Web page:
According to the National Association of Mental Illness-NC, there were 639 mentally ill North Carolinians waiting for a bed assignment at an institution in any given month last year. Those who did get a bed had to wait, on average, 2.77 days. Earlier this year, the closing of the Dorothea Dix Mental Hospital in Raleigh further reduced the number of institutional beds and left North Carolina with three state mental hospitals: Broughton; Central Regional, in Butner; and Cherry, in Goldsboro.
But the shortage of beds officially began in 2001, when the state passed the Mental Health System Reform Act, which emphasized deregulating mental health services. The act required local jurisdictions to “contract out” mental health care to private providers.
Enter adult care homes, such as Wright’s.
“First, the state has always allowed us to do this, even if they now say it’s illegal. We did not know North Carolina was acting illegally,” Wright said.
Wright said he has residents come from as far away as Wilmington. Many of Wright’s peers refuse these types of patients because they can be dangerous and difficult to house. But for many families, an adult care home is the cheapest solution for care. Wright estimates that one of his residents receives $50 of Medicaid payments per day. When compared to the cost of jail or emergency rooms, the other places a mentally ill person can end up, Wright said he believes adult care homes are a bargain.
Vicki Smith, the executive director of Disability Rights NC, believes that people like Wright may have understood that taking in mentally ill residents was standing operating procedure in North Carolina; the state wasn’t enforcing licensing requirements.
But she doubts adult care home directors didn’t realize they did not have the correct licenses for a mental health care facility.
“They were never licensed to take in the mentally ill,” Smith said. “Adult care homes were never created, designed, or licensed to provide care for mental illness. Many ACH (adult care home) operators knew this was a fact and knew that this was a population that was not adequately served. They could make money and fill a gap.”
The National Alliance for Mental Illness-NC, in their response to the Department of Justice’s letter, points out that adult care homes have been repeatedly taken to task by advocacy groups like Disability Rights NC for taking in mentally ill residents. Read their complete response here. [PDF]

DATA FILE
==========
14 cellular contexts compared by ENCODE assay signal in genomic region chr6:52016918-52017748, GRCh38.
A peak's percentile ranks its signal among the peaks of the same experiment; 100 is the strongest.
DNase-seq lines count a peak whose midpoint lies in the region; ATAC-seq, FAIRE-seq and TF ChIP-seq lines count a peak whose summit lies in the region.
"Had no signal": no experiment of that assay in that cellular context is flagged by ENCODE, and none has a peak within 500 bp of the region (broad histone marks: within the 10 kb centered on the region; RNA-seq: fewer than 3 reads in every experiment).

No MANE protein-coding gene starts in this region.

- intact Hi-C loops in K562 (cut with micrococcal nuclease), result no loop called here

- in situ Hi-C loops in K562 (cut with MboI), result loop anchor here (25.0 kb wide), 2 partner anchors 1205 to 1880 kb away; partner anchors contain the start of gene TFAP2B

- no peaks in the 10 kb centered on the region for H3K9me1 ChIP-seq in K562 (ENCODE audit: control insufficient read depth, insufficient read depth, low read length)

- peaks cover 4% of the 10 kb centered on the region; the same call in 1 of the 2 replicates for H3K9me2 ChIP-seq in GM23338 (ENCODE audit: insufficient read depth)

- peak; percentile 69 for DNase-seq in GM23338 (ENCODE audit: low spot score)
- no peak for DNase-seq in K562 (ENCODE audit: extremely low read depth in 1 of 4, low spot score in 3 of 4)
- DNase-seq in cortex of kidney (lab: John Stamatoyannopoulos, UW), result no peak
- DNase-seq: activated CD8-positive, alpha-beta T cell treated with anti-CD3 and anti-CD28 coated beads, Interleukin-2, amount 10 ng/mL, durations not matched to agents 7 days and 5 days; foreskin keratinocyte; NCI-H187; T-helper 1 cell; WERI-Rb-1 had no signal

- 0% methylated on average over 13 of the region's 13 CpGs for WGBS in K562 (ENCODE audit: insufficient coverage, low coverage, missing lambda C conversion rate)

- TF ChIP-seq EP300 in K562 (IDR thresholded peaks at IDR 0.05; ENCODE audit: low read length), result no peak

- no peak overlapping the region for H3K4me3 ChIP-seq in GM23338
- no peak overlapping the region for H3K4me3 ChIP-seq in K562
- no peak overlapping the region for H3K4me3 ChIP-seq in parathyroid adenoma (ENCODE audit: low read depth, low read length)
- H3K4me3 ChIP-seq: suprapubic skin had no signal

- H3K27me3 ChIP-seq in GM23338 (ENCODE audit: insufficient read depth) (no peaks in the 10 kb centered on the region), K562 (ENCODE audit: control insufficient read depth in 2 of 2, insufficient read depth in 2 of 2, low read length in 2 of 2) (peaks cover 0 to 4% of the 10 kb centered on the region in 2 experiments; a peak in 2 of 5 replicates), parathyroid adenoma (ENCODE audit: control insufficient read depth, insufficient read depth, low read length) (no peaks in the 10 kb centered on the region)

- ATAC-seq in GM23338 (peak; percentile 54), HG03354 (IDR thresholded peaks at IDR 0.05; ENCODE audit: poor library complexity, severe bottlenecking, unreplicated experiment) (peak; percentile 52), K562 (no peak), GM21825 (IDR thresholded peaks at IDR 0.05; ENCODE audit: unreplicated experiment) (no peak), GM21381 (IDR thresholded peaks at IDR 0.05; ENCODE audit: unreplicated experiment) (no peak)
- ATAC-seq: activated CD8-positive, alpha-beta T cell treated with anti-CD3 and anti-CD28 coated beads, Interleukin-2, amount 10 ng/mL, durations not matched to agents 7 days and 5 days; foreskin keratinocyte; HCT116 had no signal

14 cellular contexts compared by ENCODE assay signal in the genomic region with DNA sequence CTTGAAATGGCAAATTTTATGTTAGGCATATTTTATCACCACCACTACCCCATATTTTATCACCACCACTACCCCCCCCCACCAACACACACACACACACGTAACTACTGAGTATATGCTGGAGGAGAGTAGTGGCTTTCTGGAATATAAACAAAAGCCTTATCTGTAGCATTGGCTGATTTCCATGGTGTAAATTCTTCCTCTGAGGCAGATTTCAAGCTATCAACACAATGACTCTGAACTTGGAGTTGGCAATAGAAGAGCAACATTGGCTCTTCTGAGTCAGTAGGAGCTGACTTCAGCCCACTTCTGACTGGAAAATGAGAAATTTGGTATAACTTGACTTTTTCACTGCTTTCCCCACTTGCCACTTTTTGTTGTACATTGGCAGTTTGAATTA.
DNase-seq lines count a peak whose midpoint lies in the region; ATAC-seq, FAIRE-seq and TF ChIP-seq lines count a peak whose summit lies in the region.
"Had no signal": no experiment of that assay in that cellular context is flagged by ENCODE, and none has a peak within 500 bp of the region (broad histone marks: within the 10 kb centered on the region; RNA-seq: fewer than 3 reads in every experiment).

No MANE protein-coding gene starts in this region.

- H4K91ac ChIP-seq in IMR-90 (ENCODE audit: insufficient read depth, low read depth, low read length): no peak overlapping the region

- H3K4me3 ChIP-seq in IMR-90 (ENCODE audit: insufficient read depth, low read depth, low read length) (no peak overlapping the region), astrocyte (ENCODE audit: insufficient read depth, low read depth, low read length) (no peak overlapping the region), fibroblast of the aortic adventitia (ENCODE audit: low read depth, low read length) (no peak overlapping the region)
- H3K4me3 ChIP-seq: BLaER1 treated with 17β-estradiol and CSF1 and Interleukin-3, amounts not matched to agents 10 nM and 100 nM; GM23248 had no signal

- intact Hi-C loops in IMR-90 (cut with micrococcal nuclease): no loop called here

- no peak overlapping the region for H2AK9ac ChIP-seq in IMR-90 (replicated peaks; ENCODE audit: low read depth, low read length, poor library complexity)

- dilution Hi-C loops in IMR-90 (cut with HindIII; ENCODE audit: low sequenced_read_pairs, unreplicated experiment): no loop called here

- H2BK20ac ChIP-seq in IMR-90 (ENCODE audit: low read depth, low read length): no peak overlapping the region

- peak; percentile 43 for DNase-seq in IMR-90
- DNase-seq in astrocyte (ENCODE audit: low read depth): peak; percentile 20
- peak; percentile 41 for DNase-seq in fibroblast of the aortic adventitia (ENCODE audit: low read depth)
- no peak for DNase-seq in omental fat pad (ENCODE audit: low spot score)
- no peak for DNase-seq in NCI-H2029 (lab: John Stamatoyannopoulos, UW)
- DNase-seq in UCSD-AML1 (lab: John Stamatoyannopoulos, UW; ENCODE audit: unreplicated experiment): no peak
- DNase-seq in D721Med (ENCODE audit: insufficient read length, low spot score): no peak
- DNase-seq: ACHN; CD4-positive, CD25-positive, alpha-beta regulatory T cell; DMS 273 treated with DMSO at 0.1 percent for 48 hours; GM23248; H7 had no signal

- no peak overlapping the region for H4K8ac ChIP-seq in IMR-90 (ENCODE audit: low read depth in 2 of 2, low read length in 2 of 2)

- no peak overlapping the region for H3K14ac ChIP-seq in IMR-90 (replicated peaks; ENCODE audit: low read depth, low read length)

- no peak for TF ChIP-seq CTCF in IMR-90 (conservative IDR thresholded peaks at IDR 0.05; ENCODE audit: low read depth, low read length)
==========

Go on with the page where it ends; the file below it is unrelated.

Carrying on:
The organization’s official position reads, “…from 2003 to 2011 there were no fewer than five studies completed on the problem of co-locating individuals who have mental health care needs with the elderly in family care homes. The recommendations have been consistent: North Carolina needs more appropriate housing alternatives. And they have consistently been ignored.”
Smith said the state relied on adult care homes as a default placement for the mentally ill, but many of these residents would be fine in less institutional settings.
“Many of these residents would be able to live successfully in the community,” Smith said. “People say these residents end up in hospitals or jails, but if the state provided services, they could live in the community. They don’t have to go to jail.”
Smith said the state should be providing community services, like community mental health centers, therapy or in-home services.
Canterbury Hills started in the 1970s as a nursing home for the elderly. Seven years ago, Wright took over and noticed more and more mentally ill applicants. From his point of view, places like Canterbury Hills haven’t been compensated appropriately for their work with the mentally ill.
“We have no psychiatrists, no raises for our staff, no cost of living increases from the state,” he said. “We are also the victims here.”
Canterbury Hills is a large adult care homes in Western North Carolina, but there are many smaller facilities that take in the mentally ill in each county in the region.
Debra S. Pratt owns and operates Country Meadow Rest Home in Hendersonville. Her adult care home is only licensed for 15 residents, and though most are elderly, some are mentally ill. Pratt would not describe the demographics of her home, but she thinks she should be able to house these residents, especially because she carefully screens each one.
“This is as a family oriented place, so I have to be really careful based on the person’s diagnosis and how they interact with my elderly,” Pratt said. “We keep it quiet here. Everyone feels like family.”
Wright also said residents are happy when they return to his facility, especially when they’ve been in and out of hospitals and group homes that have failed to provide they level of care they need, at a cost they or their families can afford.
“All roads lead back to Canterbury,” Wright said.